How to Do a Thematic Analysis


The qualitative research method is one of the two methods available for research purposes. It focuses on using inquisitive questions to garner insightful responses, which, by performing interviews, will be used to collate information.

Thematic analysis is a tool used to perform research utilizing the qualitative method. Victoria Clarke and Virginia Braun initially developed it for psychological research purposes. But after its inception, thematic analysis proved to be a flexible method that can be used for other types of research due to its foregrounding of researcher subjectivity.

In this guide, we will break down the steps involved in conducting a thematic analysis and discuss other important details. So, let’s dive into it, firstly.

What Is a Thematic Analysis?

Thematic analysis is an analytic method that focuses on the identification of patterned meaning across a data set. It is a method of analyzing qualitative data that applies to a set of texts like interview transcripts (Learn about textual analysis).

Using this method, the research examines the data closely to identify common themes, ideas, topics, and patterns of meaning that repeatedly come up. Although a rigorous thematic analysis may produce insightful and trustworthy discoveries, there is just no unanimous agreement on how this can be achieved.

When Do You Use Thematic Analysis?

TA is an appropriate approach for research when you need to ascertain details about people’s views, experiences, knowledge, values, or opinions from a set of qualitative data. This could be through media like social media profiles, interview transcripts, or survey responses.

The thematic analysis could be utilized when the need arises to answer research-related questions like;

  • How are doctors in a hospital setting perceived or viewed by patients?
  • In high school teachings, how is gender constructed?
  • What are the experiences of young men on dating sites?
  • With regards to climate change, what are the opinions of laymen?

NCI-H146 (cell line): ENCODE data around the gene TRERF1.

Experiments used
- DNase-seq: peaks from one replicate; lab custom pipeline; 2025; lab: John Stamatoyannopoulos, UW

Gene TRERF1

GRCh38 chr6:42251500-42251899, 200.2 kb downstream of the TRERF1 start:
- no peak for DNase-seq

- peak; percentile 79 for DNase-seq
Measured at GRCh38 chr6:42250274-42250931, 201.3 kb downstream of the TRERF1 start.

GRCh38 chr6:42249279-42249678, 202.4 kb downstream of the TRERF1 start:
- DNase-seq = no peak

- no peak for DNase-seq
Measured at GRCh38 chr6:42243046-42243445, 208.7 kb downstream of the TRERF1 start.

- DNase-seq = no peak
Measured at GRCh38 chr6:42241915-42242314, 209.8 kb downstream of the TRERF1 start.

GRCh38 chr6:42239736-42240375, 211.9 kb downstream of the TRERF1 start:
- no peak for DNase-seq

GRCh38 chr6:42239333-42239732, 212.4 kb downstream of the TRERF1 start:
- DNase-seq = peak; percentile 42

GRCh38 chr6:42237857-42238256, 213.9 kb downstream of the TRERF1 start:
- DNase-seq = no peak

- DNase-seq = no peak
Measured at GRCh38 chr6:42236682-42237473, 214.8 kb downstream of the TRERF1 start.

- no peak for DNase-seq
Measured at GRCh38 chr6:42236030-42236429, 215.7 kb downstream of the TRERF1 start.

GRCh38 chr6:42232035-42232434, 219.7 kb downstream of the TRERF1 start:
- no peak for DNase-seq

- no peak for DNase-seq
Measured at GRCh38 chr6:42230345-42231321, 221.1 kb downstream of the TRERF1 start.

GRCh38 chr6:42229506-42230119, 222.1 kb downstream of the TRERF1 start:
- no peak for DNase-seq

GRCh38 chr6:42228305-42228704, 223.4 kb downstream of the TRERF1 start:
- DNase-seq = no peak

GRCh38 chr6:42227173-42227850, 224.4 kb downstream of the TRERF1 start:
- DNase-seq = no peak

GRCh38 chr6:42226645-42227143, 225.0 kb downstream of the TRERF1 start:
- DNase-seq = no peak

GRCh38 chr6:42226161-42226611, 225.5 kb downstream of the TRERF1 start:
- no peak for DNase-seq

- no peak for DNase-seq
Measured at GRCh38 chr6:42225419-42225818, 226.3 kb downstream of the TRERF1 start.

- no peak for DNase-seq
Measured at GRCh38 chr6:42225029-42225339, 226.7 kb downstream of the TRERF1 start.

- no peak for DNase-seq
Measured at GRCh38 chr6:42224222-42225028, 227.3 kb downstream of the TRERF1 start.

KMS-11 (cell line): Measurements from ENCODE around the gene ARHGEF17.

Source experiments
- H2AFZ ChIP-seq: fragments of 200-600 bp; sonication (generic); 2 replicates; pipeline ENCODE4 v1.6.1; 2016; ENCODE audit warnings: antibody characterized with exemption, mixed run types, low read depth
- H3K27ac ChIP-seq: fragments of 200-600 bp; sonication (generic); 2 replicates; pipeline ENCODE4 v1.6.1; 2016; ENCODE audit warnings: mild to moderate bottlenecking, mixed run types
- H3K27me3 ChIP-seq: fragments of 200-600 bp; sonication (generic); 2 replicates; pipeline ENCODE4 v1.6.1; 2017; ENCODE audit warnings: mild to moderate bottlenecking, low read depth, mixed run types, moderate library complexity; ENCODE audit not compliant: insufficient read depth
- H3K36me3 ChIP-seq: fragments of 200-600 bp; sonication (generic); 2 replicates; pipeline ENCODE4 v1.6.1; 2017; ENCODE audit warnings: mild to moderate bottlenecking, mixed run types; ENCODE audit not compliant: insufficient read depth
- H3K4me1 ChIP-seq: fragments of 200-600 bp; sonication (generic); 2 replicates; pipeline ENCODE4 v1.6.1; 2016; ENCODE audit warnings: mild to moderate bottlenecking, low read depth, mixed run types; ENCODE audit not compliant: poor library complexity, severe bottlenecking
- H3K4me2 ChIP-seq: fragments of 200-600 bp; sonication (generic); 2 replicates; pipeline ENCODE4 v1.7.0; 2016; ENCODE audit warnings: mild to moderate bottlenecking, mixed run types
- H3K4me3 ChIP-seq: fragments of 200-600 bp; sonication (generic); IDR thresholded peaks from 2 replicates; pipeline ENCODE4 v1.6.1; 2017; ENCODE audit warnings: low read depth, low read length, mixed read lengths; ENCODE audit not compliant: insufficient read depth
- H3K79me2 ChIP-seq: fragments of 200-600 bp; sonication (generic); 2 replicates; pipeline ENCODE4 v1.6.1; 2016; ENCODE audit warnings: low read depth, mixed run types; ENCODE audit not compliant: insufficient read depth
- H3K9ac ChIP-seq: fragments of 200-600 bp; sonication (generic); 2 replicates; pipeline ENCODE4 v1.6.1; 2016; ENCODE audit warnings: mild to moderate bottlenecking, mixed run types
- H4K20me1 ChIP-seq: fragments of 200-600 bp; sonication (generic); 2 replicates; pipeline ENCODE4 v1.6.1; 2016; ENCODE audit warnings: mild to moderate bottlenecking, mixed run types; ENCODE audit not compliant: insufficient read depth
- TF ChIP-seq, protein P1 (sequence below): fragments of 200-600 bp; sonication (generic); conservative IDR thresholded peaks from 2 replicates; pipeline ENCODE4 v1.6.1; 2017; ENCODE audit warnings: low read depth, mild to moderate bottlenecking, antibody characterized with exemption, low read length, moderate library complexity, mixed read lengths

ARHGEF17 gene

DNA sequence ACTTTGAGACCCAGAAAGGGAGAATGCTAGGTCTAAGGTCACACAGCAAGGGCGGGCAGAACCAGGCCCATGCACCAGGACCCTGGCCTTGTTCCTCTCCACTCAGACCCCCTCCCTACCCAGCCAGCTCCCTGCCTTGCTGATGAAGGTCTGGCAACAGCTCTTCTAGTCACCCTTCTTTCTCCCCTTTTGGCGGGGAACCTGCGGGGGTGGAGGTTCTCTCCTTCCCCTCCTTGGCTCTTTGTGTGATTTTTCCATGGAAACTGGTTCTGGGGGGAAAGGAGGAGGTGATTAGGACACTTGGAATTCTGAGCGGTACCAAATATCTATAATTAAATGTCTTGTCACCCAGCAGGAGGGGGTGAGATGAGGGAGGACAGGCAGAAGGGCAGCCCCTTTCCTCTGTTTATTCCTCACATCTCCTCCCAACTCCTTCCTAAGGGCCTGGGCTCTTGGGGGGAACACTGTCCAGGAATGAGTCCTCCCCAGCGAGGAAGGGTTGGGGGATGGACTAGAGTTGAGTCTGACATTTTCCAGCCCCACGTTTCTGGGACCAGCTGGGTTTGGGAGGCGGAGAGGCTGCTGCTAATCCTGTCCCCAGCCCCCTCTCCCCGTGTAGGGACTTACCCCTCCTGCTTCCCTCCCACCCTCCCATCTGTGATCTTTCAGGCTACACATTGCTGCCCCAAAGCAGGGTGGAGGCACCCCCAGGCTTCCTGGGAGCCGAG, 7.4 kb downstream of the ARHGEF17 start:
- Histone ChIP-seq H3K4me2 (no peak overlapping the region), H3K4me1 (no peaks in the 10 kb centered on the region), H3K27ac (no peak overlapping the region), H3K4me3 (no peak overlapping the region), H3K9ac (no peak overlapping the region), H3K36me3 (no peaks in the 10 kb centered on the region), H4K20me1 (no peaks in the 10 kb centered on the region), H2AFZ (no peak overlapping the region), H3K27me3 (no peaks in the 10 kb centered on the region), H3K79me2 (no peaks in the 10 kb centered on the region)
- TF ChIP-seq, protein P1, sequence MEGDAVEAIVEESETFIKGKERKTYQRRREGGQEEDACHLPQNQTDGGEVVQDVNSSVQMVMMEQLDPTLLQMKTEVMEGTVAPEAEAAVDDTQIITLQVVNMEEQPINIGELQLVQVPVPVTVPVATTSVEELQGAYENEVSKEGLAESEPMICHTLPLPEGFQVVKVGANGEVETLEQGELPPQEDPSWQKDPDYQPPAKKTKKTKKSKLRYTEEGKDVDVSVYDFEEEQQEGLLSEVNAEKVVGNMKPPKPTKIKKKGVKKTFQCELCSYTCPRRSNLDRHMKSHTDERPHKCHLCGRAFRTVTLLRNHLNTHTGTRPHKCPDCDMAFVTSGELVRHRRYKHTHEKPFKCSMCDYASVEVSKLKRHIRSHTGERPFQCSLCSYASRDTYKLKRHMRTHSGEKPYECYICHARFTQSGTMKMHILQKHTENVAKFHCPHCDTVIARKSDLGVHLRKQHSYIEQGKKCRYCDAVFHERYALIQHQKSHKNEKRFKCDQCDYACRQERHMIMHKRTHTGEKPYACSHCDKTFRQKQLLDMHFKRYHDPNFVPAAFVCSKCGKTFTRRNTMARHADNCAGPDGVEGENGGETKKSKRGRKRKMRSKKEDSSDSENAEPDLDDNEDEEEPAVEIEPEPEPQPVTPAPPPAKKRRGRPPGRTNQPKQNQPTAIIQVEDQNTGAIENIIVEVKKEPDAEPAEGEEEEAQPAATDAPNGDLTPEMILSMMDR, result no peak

The Different Approaches to Thematic Analysis?

When the decision to use thematic analysis has been made, the next step is determining what type of approach you plan to use. There are four major approaches popularly used by analysts to conduct thematic analysis, they are;

  • Latent approach: This is the act of making assumptions about data, reading into the material’s subtext.
  • Semantic approach: This involves the process of analyzing the explicit content of data
  • Deductive approach: It is the approach of data with an idea of the subject and where it is headed, based on knowledge or theory.
  • Inductive approach: This is when you go into analysis with an open mind and allow the data to form your perceived themes.

Steps Involved in Conducting a Thematic Analysis

When an analysis approach has been selected, the final phase of the process is taking the necessary steps involved in conducting a Thematic analysis;

  • Familiarization

This is a simple but not so easy process of getting comfortable with the data and understanding its content (Learn about content analysis). It involves the immersion of yourself into the information by reading and rereading, taking notes, etc.

  • Coding

The next step is coding the data. This type of coding doesn’t entail the use of python or CC++. It just means transcribing sentences and phrases into short labels, e.g., I’m unsure – Uncertain, Maybe I will – Pensive, I wish I knew – Regret, etc.

  • Generation of Themes

This involves scrutinizing the codes created, observing their patterns, and coming up with different themes. These themes are essentially a superset of codes.

  • Reviewing Themes

This is the most daunting but vital process that entails taking a second, third, and even fourth look at the codes generated and discerning, which are useful ad accurate representations of the data.

  • Defining and Naming the Themes

After reviewing themes, the next step is naming and defining them by picking easily digestible titles and understanding each theme’s meaning and function.

  • The Write Up

This is the last step, and it involves putting your findings into comprehensible words and coherent sentences and paragraphs. The sections should include;

Wrapping It Up

These are all the steps involved in producing an expertly collated analysis. Although thematic analysis can be very useful, it is also subjective. Thus, it carries a risk of missing nuances. This makes it is easy to miss and misunderstand certain details. So, ensure to reflect on your choices and interpretations during analysis carefully.

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